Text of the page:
* Has the witch ever gotten a request that ''couldn't'' be fulfilled by turning someone or other into a bear? "I want to have the strength of ten men" is pretty straightforward (if a bit JerkassGenie-ish). Merida's request is way more of a stretch. What if she got something like "I want to soar like the eagles!" "One winged bear, coming right up!" "I want to be as powerful as [[VideoGame/FinalFantasyVII Sephiroth]]!" "[[OneWingedAngel One-winged bear]], coming right up!"

to:

* * Has the witch ever gotten a request that ''couldn't'' be fulfilled by turning someone or other into a bear? "I want to have the strength of ten men" is pretty straightforward (if a bit JerkassGenie-ish). Merida's request is way more of a stretch. What if she got something like "I want to soar like the eagles!" "One winged bear, coming right up!" "I want to be as powerful as [[VideoGame/FinalFantasyVII Sephiroth]]!" "[[OneWingedAngel One-winged bear]], coming right up!"



I am having a lot of trouble understanding why this movie is called _Brave_. Putting it simply, if Merida went to [[HarryPotter Hogwarts]], she'd be in Slytherin, not Gryffindor (the house of bravery), for the behaviour she exhibits throughout the entire movie (selfishness in her refusal to even compromise with her mother, ambition in following her own dreams with zero regard for the consequences and by extension that she'll hurt a lot of people, using any means to achieve her own ends without thought or concern for others let alone the person she's using a spell on, touches of shrewdness and cunning, carrying grudges towards her mother that nearly lead to [[ThatManIsDead her]] [[TheMindIsAPlaythingOfTheBody death]], [[NeverMyFault refusal to accept something was her fault]]- all Slytherin traits). I don't recall anyone, Merida or Elinor especially, being particularly cowardly about anything and thus needing to be brave. There was no fear in either deviating from tradition or following it. It wasn't like it was ever said that breaking tradition would bring a curse or anything. The bravery that is shown is against Mor'du, who ultimately isn't all that important because the story is about Merida and Elinor's relationship, not Mor'du. Mor'du is a plot device, not a villain.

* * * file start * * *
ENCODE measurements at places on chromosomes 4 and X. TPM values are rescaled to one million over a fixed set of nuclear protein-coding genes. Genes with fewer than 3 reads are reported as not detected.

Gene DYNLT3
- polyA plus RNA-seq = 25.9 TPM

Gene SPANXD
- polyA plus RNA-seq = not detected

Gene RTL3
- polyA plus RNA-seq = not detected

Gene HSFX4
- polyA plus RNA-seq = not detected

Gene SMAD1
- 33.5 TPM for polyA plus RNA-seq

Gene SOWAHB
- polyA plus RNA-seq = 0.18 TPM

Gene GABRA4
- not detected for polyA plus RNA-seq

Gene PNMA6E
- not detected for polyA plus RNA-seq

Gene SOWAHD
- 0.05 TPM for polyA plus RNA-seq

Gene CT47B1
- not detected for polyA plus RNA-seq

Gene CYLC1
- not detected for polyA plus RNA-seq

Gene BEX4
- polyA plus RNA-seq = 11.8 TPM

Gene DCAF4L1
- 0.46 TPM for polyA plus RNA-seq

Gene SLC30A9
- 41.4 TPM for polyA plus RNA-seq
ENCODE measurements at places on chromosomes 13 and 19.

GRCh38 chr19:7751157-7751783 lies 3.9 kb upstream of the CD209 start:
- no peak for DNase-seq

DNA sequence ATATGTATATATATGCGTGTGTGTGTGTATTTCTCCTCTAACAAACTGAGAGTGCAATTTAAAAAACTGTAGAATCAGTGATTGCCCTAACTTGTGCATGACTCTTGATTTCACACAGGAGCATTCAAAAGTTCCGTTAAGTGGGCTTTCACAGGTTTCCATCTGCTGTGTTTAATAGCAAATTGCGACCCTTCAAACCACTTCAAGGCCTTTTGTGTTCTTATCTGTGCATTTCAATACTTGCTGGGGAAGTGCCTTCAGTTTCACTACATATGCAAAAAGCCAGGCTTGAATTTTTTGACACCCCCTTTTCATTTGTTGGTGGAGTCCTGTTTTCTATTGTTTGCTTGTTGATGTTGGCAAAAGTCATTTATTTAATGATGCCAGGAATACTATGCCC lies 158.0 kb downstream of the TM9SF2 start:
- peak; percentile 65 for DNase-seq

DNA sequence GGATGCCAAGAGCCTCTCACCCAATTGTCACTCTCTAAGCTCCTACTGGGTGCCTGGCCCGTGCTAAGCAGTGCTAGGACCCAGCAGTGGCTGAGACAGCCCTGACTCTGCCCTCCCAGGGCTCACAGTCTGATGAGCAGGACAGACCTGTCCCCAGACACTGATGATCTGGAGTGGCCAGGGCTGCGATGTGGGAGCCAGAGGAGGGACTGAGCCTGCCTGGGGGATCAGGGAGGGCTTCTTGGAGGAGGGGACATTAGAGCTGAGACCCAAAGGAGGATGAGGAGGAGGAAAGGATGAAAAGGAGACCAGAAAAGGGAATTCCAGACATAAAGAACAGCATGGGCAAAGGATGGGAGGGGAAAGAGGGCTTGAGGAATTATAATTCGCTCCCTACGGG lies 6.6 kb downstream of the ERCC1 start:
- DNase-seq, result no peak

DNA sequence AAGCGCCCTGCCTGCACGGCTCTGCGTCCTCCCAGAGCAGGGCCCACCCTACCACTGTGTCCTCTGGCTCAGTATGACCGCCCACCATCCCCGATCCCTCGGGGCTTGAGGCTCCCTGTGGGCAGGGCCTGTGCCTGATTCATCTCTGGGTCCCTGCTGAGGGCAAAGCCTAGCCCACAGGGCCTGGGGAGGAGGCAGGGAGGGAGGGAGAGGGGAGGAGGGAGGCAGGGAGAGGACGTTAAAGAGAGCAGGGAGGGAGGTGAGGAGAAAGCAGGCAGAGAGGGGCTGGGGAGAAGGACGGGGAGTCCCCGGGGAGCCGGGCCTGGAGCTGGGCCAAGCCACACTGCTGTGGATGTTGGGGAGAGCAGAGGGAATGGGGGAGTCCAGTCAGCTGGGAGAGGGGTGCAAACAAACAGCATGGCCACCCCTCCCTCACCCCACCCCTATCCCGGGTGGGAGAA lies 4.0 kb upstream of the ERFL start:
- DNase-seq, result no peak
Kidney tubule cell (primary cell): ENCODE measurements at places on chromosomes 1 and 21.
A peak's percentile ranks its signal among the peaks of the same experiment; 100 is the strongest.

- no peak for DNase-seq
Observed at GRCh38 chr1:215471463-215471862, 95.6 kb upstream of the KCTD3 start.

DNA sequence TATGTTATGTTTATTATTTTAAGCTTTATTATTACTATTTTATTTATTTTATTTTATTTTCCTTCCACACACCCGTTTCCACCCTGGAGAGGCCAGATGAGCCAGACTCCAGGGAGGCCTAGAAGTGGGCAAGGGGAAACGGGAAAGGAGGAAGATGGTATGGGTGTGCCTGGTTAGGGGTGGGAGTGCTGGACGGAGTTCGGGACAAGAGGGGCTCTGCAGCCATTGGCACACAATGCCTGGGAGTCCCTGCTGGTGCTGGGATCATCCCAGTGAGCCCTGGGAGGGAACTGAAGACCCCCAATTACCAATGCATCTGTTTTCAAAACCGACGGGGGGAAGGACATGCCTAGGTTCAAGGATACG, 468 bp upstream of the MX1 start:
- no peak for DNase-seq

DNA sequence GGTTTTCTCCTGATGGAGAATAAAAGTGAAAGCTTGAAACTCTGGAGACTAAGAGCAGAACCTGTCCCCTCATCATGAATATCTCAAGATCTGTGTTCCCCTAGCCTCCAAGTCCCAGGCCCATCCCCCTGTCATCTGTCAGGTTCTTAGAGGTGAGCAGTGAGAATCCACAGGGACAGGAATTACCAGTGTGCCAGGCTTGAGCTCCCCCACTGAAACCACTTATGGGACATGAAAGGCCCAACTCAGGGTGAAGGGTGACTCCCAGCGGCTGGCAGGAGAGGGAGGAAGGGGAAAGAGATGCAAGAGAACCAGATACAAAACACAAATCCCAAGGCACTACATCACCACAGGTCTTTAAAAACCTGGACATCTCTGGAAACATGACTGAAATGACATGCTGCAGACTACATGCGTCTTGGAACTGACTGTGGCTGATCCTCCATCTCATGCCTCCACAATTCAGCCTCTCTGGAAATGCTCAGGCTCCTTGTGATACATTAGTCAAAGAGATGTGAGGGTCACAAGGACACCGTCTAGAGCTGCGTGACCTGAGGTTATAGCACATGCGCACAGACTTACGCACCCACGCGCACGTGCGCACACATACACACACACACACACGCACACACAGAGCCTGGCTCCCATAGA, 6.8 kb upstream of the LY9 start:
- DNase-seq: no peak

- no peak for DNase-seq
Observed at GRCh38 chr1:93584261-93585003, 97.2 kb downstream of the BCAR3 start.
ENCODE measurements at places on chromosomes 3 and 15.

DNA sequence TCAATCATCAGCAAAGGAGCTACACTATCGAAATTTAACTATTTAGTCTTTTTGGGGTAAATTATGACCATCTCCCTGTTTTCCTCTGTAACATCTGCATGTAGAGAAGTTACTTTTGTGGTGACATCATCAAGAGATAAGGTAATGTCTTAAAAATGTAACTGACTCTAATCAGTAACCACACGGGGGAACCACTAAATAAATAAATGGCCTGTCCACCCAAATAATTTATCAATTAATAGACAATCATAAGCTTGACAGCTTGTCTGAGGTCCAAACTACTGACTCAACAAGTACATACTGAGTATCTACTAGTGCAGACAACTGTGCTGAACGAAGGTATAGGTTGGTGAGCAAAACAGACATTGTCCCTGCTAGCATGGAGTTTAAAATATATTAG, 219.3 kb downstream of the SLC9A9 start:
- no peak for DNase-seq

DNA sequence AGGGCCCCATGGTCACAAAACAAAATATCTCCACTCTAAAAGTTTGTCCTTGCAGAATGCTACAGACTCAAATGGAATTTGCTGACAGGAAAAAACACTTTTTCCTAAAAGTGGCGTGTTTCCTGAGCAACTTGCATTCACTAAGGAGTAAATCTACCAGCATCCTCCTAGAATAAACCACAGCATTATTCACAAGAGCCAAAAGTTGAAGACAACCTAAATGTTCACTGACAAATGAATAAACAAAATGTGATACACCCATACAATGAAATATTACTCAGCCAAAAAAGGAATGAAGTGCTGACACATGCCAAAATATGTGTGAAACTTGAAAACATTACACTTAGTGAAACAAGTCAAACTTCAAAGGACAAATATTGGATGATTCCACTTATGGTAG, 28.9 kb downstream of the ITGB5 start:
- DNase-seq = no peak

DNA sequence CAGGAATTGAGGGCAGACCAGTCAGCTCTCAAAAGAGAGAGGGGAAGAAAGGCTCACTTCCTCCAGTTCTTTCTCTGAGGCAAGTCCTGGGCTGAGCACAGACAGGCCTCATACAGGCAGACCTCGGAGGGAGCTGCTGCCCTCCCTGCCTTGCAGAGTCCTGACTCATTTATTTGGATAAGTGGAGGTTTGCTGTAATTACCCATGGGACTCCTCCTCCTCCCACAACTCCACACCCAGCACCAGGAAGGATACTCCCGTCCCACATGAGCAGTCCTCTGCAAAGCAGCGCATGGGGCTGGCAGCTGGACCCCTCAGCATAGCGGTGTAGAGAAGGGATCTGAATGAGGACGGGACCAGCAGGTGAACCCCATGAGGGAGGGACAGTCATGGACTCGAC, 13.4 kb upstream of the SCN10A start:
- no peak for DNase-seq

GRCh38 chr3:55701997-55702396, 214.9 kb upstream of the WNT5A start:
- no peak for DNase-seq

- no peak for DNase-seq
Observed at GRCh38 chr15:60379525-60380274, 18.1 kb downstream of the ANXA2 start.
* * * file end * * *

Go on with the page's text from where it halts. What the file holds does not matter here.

to:

I am having a lot of trouble understanding why this movie is called _Brave_.''Brave''. Putting it simply, if Merida went to [[HarryPotter Hogwarts]], she'd be in Slytherin, not Gryffindor (the house of bravery), for the behaviour she exhibits throughout the entire movie (selfishness in her refusal to even compromise with her mother, ambition in following her own dreams with zero regard for the consequences and by extension that she'll hurt a lot of people, using any means to achieve her own ends without thought or concern for others let alone the person she's using a spell on, touches of shrewdness and cunning, carrying grudges towards her mother that nearly lead to [[ThatManIsDead her]] [[TheMindIsAPlaythingOfTheBody death]], [[NeverMyFault refusal to accept something was her fault]]- all Slytherin traits). I don't recall anyone, Merida or Elinor especially, being particularly cowardly about anything and thus needing to be brave. There was no fear in either deviating from tradition or following it. It wasn't like it was ever said that breaking tradition would bring a curse or anything. The bravery that is shown is against Mor'du, who ultimately isn't all that important because the story is about Merida and Elinor's relationship, not Mor'du. Mor'du is a plot device, not a villain.
1st Mar '16 2:40:48 PM Technicolourtardis
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*** I'm not sure if it is exactly canon, but one of the tie-in books confirms she did not realize it fell into the fireplace.

to:

*** **** I'm not sure if it is exactly canon, but one of the tie-in books confirms she did not realize it fell into the fireplace.